In 247 B.C., the warriors of the Parthian Empire were such skilled archers on horseback that even Rome couldn’t conquer them.
They had developed a saddle with a stirrup, which enabled them to turn and fire arrows while riding away at full gallop.
This incredible maneuver during a strategic retreat was known as the Parthian shot, which gave us the expression “a parting shot.”
The Parthian Empire included, in part, what is now Afghanistan, Pakistan, and most of Iraq and Iran.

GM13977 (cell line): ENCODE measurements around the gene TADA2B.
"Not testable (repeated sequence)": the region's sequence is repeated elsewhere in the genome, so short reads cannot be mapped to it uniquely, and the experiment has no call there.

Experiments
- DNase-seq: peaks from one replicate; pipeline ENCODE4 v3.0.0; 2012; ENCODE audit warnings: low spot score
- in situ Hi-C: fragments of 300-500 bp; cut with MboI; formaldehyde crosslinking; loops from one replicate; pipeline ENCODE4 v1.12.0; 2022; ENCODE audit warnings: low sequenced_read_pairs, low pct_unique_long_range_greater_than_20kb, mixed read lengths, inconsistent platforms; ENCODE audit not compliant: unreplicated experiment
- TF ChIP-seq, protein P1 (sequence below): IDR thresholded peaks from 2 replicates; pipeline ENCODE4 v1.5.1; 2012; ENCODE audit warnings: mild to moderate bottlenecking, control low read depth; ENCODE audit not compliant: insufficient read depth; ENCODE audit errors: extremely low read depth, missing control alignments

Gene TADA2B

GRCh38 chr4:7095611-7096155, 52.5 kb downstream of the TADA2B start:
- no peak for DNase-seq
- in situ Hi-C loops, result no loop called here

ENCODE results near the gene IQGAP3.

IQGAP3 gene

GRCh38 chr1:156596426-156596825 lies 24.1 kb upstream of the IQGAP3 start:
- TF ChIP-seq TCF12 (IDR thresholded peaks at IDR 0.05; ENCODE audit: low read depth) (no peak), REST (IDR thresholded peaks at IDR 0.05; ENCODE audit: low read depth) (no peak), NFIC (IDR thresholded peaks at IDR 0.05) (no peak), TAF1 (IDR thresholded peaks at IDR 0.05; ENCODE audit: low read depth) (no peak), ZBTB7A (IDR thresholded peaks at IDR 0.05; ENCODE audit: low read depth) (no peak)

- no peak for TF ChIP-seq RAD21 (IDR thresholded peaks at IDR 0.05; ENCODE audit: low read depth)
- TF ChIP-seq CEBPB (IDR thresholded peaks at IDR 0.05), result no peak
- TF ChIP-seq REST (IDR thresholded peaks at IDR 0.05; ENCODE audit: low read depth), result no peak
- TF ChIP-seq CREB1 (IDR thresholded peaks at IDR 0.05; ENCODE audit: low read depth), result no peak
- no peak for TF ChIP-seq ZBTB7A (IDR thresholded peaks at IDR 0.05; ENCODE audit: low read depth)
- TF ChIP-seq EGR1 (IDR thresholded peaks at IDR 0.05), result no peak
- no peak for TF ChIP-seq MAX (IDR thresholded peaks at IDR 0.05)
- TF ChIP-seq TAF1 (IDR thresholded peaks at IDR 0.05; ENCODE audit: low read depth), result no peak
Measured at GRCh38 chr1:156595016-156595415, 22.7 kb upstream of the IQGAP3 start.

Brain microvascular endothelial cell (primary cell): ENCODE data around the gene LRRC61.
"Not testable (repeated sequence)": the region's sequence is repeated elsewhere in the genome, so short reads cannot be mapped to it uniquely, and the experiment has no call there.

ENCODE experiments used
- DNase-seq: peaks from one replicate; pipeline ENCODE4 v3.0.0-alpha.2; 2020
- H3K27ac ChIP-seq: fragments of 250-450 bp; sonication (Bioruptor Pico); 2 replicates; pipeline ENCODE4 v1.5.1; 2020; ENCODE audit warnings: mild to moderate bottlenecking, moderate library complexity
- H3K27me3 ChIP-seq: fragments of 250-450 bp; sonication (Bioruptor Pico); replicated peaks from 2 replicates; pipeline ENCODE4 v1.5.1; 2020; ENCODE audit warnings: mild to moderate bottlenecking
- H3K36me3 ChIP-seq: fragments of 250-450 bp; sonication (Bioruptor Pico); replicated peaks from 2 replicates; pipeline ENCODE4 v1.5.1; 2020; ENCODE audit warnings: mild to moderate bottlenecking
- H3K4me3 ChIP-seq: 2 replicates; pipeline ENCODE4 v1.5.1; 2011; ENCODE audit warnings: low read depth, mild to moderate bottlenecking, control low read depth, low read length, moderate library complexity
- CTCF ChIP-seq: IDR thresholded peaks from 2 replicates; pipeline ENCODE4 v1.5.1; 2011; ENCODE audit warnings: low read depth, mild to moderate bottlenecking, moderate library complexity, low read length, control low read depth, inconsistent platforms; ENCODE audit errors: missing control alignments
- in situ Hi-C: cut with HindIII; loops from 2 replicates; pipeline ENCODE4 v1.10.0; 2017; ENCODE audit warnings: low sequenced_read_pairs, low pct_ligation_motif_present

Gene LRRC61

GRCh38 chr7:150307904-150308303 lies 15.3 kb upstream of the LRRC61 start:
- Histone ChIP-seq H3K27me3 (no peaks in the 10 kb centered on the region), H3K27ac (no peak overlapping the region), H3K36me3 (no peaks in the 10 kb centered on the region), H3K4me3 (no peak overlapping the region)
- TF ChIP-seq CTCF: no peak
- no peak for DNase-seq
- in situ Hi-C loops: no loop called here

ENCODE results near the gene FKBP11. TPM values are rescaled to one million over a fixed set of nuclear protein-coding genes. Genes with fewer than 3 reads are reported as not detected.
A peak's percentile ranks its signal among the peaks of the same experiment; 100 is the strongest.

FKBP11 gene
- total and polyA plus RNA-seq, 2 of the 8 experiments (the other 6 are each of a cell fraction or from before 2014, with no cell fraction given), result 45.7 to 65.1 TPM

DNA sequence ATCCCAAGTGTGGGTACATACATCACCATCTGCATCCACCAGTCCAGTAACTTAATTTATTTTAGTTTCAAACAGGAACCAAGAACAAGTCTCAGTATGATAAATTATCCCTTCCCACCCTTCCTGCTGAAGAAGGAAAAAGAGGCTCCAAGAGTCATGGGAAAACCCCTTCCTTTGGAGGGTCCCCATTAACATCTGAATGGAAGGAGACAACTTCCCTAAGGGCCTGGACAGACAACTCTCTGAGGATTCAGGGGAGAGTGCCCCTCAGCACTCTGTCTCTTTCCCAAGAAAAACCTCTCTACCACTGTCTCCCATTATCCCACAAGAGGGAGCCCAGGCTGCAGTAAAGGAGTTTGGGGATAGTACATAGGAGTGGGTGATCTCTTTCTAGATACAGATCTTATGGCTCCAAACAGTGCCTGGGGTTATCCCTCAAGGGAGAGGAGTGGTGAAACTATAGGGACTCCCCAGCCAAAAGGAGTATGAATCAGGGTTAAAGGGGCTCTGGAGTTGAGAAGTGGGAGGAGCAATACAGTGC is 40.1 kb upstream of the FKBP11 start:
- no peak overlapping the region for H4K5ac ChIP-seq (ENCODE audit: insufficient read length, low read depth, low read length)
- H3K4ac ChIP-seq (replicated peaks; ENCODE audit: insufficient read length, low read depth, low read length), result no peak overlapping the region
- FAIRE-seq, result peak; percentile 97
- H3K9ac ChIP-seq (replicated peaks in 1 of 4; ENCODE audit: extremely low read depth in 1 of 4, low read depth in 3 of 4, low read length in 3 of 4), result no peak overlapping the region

They took over the region after conquering the Scythians, who had developed the magnificent breed of horse that was the key to the Parthians’ success.
While firing arrows, a rider could steady himself with the newly invented stirrups and then guide his mount with his legs.